Jensen Interceptor & FF
Reviewed by Unique Cars and Parts
Our Rating: 4
The Jensen Interceptor FF
The Jensen Interceptor (and FF
) were clearly the most outstanding vehicles built by Jensen. It was both good-looking and quick and displayed a new touring-style body. The FF was the world's first production car to use the four-wheel-drive system developed by Harry Ferguson Research Ltd. The "Ferguson Formula
" (thus FF) split the torque at 67% rear, 37% to front which gave the car unreal handling
Combined with its anti-lock brakes, this car became known as the world's safest, and it would be some 15 years before another manufacturer was able to fit a four wheel drive system to a performance road car, in this instance the Audi Quattro
. The FF's appearance was very similar to the Interceptor and both had much in common. The FF had a slightly altered frontal treatment, with a raised air intake on top of the bonnet and additional intakes on the front wings.
The automatic motor was powered with a 6.3-litre V8, but the FF
had a slightly longer wheel base and nose. The underside of the chassis was markedly different between the cars with the front showing a chassis-mounted differential taking the drive to the front wheels. In 1968
the cars received a mild make-over, which included new door trim panels, wood veneer round the central consile and gear selector, and electronically heated rear windows. The Interceptors were finished in Charcoal Grey or Stratosphere Blue, while the FF's were finished in Metallic Peat, with matching fawn roof.
The performance of the FF
suffered slightly due to extra weight, compared to the two-wheel drive Interceptor. But it could still reach 0-96 km/h in around 8 seconds. Although widely acclaimed, the FF was a third more costly than the Interceptor, which caused sales to suffer. The FF
discontinued production in 1971
, with the Interceptor remaining in production for a further 5 years.
The Chrysler 7.2 Litre V8
Since its introduction, the West Bromwich firm's philosophy had been refinement rather than change. The 6.2 litre Chrysler V8 had come and gone, and the Ferguson Formula four-wheel drive tried and terminated but the Interceptor continued on, almost VW fashion, in the same body-shell. Even when it graduated to Mk III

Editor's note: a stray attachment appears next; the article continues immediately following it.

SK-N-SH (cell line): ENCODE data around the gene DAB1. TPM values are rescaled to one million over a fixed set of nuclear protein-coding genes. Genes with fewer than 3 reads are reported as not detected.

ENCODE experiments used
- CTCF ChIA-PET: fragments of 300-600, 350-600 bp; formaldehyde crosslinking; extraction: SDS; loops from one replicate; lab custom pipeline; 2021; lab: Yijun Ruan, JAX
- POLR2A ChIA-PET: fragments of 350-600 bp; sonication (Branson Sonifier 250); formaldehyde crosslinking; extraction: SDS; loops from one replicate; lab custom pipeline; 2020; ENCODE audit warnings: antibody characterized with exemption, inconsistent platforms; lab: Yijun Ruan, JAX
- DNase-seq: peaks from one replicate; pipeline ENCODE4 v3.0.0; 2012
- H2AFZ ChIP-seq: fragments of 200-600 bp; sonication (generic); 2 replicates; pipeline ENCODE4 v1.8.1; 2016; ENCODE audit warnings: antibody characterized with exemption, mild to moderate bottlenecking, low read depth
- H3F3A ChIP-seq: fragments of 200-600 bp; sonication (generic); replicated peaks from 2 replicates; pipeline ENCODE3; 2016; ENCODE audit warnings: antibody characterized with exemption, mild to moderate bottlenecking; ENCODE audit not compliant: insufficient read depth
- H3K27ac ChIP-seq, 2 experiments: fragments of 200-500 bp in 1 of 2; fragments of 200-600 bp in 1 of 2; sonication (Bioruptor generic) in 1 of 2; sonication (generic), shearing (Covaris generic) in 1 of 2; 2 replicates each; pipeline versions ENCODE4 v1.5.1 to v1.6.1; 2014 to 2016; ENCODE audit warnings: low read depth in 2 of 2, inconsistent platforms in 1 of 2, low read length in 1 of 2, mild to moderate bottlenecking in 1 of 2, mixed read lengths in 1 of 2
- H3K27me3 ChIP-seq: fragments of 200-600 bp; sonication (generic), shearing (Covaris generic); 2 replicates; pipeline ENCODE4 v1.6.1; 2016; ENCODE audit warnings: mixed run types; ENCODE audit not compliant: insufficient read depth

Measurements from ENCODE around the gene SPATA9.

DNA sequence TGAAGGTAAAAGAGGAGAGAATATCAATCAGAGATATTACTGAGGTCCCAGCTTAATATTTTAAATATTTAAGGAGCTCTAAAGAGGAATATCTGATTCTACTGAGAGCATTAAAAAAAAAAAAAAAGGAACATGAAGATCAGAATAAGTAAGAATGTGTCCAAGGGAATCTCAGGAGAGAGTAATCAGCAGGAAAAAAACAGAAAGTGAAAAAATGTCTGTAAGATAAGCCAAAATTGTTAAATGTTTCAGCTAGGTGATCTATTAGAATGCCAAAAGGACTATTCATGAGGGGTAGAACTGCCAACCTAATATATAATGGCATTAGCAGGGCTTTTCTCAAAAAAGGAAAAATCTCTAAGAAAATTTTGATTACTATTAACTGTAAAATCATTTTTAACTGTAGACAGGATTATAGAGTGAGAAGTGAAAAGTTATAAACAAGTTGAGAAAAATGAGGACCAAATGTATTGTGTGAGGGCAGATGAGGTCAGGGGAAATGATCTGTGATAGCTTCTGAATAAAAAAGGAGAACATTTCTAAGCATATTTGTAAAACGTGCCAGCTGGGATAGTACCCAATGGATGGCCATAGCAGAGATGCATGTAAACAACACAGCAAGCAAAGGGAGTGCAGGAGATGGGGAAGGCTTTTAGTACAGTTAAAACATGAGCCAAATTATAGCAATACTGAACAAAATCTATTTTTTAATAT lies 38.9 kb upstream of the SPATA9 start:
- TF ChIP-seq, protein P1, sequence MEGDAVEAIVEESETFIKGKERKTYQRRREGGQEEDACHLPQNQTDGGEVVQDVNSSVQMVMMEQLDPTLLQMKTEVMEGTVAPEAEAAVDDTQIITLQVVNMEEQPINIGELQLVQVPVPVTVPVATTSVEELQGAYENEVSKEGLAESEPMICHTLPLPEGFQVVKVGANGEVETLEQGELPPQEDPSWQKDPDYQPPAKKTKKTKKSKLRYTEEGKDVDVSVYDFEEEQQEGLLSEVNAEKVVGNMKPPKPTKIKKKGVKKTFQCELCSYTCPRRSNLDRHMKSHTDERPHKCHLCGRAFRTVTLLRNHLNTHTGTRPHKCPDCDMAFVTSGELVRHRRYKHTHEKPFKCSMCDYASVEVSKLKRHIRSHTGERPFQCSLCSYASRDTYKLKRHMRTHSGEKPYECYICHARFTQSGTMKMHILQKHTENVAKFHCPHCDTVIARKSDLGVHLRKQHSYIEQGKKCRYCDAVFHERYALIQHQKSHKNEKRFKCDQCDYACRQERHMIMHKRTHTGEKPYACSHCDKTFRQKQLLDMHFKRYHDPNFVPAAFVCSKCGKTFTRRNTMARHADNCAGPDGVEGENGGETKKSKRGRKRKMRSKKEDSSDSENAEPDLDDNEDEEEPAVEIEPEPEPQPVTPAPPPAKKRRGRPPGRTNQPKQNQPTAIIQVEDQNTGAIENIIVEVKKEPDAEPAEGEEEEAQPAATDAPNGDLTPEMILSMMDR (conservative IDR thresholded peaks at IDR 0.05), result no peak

standing, the changes were there but not at all perceptible to the casual observer.
The engine was upgraded to a monster 7.2 litre Chrysler
V8 which added 60 bhp to the Interceptor's muscles bringing output to 385 bhp (and they always said the Jensen's power was undisclosed). The back bench seat became two individual seats separated by a console running the full length of the cabin. Magnesium wheels, vented discs, variable ratio power steering, bigger capacity air-conditioning
- it all went on under the enduring skin.
cars still used refinement as their central theme. The great expanse of bonnet was relieved by four rows of fluting. The body lines could also be accentuated by a coach line option which was, surprisingly, a stick-on. Vinyl roof, in a variety of colours became an option (at no cost) and sheepskin seat inserts were also optional. The seat leather was also been improved with better quality hide that was less liable to crease. Inertia reel belts were standard in the 1974 car.
The most interesting addition was the new toy for the Jensen jet-set executive - a Philips RN 712 radio/stereo/cassette/recorder/dicta-phone - included in the A$22,500 asking price. The microphone, on a coiled flex, pulled out of the glovebox and could be set on the top of the dashboard as the Jensen owner dictated letters and various memorandum. Or, maybe, listen to various instructions dictated the night before by their secretary. We can laugh at what seemed a silly idea with the benefit of hindsight, but it represented the sort of thing you would expect from the Interceptor, a very ordinary car in terms of its basic concept, but one that rightly rubbed shoulders in the exclusive company of Europe's high-priced and delicate thoroughbreds.